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Atrium’s law firm will cater to the early stage startup community, while its software company will cater to its law firm.

Atrium has been quietly building intrigue across both the technology and the legal community. The mystery project, championed by Twitch founder and Silicon Valley serial entrepreneur Justin Kan, announced in April that it would be raising $10 million in venture capital funding to “disrupt the legal industry,” a pronouncement that tends to raise eyebrows and produce very little actual disruption.

The company finally launched publicly this week as both a new law firm and a software company, two separate entities under the same roof. Atrium LTS, the venture-backed software side, will be charged with designing and deploying software for the law firm to use. Atrium LLP, the law firm, will offer flat fee services to the startup community via two specific services: Atrium Counsel and Atrium Financing.

The law firm to date has eight attorneys hired from large Bay Area law firms like Orrick, Herrington & Sutcliffe; Gunderson Dettmer Stough Villeneuve Franklin & Hachigian; and Wilson Elser Moskowitz Edelman & Dicker.

Augie Rakow, co-founding partner at Atrium LLP, explained that pairing the firm and software company is intended to allow technologists and business operations specialists space to rework many of the processes that are traditionally time consuming and inefficient within the traditional law firm.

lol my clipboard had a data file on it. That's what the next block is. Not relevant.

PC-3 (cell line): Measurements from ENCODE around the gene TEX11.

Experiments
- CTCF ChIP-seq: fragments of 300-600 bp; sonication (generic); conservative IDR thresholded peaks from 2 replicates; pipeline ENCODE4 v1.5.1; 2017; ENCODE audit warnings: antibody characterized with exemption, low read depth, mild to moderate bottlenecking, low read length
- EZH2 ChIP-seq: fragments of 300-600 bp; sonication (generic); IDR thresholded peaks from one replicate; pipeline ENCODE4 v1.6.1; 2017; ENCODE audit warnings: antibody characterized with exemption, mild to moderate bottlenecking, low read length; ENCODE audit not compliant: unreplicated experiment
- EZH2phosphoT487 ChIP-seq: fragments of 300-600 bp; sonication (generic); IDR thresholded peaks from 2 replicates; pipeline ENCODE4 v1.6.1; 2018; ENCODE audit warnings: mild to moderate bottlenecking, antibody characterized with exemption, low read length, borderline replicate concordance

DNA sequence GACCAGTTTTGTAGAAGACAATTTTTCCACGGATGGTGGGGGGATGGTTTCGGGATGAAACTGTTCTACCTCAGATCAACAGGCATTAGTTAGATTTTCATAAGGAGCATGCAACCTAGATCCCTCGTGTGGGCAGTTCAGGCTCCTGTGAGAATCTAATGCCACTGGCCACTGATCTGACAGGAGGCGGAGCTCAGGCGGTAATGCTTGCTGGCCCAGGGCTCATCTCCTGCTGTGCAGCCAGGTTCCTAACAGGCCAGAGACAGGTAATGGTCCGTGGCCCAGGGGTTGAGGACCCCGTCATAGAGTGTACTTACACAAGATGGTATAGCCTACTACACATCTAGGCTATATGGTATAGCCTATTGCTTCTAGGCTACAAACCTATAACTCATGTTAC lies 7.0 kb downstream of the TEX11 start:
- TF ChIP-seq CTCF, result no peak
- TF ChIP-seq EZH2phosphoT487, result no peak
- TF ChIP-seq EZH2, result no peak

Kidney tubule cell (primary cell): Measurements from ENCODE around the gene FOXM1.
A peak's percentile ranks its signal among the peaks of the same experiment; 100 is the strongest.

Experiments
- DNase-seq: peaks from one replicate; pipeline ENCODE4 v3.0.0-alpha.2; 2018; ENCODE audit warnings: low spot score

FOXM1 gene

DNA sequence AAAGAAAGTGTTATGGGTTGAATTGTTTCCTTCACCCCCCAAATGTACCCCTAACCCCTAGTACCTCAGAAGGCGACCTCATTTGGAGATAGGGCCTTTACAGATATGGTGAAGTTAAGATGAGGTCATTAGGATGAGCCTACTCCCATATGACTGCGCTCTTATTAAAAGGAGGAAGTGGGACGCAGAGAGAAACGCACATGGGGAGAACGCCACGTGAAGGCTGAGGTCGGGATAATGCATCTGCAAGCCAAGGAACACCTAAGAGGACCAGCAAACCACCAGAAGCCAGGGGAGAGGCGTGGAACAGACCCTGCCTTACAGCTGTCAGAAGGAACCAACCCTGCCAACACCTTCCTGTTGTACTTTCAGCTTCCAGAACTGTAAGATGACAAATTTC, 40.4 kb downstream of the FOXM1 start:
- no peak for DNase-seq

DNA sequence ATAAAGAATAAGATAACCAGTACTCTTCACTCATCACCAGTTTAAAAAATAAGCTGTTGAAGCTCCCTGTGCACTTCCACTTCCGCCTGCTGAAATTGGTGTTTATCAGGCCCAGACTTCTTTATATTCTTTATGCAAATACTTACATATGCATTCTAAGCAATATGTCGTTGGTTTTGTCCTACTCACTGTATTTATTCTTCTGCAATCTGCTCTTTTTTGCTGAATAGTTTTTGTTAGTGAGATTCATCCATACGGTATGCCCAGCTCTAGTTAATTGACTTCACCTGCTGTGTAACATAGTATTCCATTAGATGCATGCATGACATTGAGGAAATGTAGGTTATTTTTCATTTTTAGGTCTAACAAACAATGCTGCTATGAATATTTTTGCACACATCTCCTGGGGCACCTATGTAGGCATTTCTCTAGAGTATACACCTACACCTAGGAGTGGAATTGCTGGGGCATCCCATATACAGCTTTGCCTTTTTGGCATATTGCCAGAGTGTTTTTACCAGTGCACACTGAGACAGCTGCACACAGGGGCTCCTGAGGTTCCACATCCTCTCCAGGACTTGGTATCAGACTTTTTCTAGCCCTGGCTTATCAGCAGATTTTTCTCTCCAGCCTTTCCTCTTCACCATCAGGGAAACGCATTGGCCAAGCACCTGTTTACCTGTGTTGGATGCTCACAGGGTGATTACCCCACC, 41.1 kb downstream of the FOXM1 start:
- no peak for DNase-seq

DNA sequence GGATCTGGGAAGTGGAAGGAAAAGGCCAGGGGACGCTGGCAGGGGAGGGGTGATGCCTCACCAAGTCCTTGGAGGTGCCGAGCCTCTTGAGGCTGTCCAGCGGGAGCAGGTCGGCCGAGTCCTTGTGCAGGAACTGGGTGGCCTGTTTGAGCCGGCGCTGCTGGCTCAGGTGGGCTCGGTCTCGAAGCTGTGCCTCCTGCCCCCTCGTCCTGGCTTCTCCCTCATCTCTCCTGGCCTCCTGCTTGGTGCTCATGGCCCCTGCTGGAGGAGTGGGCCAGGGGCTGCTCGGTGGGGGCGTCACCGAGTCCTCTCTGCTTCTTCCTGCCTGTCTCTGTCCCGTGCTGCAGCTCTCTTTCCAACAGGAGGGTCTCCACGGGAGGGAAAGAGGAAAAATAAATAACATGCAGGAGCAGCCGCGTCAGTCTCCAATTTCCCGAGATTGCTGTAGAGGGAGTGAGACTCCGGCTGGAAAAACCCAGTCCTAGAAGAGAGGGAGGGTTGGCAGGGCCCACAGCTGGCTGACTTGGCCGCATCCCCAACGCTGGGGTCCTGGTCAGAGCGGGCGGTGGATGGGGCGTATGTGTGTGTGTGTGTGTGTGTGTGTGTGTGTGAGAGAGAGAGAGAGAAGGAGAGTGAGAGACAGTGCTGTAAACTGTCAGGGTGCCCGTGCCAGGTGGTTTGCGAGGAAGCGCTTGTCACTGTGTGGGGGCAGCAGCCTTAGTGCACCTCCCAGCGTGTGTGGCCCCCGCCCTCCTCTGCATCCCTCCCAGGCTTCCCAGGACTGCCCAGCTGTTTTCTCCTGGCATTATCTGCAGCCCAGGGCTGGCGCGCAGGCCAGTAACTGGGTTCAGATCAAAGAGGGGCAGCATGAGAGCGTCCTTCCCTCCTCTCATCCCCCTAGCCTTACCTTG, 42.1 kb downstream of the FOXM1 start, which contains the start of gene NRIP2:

“We’ve decided to functionally segment our operations and move all the nonadvice functions, all the nonregulated stuff over to nonlawyers. Let a nonlawyer hire engineers, train business operations people, hire people to design and improve business processes, and develop tech to give us faster access to design solutions for clients,” Rakow said.

Thus far, the software company has brought a couple different technologies to bear with the new firm. Atrium LTS developed an automation tool to quickly and accurately develop signature packets, something that most paralegals can tell you is a boring time suck. The software company also put together a tool to sort and organize intake documents per the firm’s titling conventions, and it is working on building out a pro forma generator for convertible notes.

Atrium senior associate Hans Kim said the legal team and software team aren’t just office mates, they’re encouraged to work together.

“We work closely together, so we’re collaborating on a daily basis,” Kim said. “We certainly have our designs that are on the boards on a daily basis. In terms of software development, sophisticated software development takes time. There are easy things we can do and there are longer-term projects.”

Although Atrium entered the market with the language of “disruption” common to many Silicon Valley technology startups, it isn’t the first law firm to operate a software company within its purview. A number of law firms, such as Littler Mendelson, Seyfarth Shaw, and Winston & Strawn, have productized portions of their in-house e-discovery operations for outside use.